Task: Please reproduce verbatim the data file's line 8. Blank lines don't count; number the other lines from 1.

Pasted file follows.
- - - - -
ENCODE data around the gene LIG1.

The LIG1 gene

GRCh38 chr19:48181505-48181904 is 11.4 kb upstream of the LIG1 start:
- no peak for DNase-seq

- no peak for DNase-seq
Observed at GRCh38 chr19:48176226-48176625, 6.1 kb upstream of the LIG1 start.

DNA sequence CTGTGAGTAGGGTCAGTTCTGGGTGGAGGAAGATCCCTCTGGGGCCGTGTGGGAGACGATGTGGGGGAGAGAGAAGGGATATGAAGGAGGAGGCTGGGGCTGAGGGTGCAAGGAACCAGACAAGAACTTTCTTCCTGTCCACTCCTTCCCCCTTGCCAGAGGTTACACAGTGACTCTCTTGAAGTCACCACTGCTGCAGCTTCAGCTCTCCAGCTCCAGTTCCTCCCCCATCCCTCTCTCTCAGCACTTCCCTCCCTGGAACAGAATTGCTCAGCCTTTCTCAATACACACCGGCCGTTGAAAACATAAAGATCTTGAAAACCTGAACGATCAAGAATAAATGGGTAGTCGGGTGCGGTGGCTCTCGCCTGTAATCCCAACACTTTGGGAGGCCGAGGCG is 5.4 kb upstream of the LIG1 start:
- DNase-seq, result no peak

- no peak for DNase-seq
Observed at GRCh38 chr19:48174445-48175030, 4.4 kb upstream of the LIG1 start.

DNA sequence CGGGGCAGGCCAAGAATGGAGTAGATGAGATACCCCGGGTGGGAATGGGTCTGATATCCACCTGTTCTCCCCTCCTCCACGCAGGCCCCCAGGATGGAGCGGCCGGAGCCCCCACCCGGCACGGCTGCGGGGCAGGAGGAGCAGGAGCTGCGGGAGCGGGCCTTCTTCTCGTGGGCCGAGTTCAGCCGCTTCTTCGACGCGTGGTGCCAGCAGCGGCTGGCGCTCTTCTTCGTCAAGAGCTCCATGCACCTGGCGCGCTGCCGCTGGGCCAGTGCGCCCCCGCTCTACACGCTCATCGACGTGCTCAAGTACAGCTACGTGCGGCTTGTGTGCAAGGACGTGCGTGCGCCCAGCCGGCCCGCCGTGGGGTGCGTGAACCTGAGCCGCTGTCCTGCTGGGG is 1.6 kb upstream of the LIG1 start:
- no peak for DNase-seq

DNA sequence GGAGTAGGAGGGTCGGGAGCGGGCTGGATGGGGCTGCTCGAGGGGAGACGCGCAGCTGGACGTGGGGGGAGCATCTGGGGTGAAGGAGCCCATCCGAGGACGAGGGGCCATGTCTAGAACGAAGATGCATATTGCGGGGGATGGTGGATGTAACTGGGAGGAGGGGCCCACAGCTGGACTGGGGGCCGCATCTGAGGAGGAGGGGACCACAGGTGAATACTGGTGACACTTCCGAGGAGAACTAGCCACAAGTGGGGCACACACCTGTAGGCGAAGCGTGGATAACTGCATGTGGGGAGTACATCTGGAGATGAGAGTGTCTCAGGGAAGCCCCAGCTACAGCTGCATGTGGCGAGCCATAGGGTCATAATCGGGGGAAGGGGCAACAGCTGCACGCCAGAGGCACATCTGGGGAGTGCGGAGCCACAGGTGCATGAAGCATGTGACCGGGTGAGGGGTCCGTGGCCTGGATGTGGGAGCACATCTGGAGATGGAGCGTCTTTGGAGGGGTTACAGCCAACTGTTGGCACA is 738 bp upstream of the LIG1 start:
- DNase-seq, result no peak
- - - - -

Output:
- DNase-seq, result no peak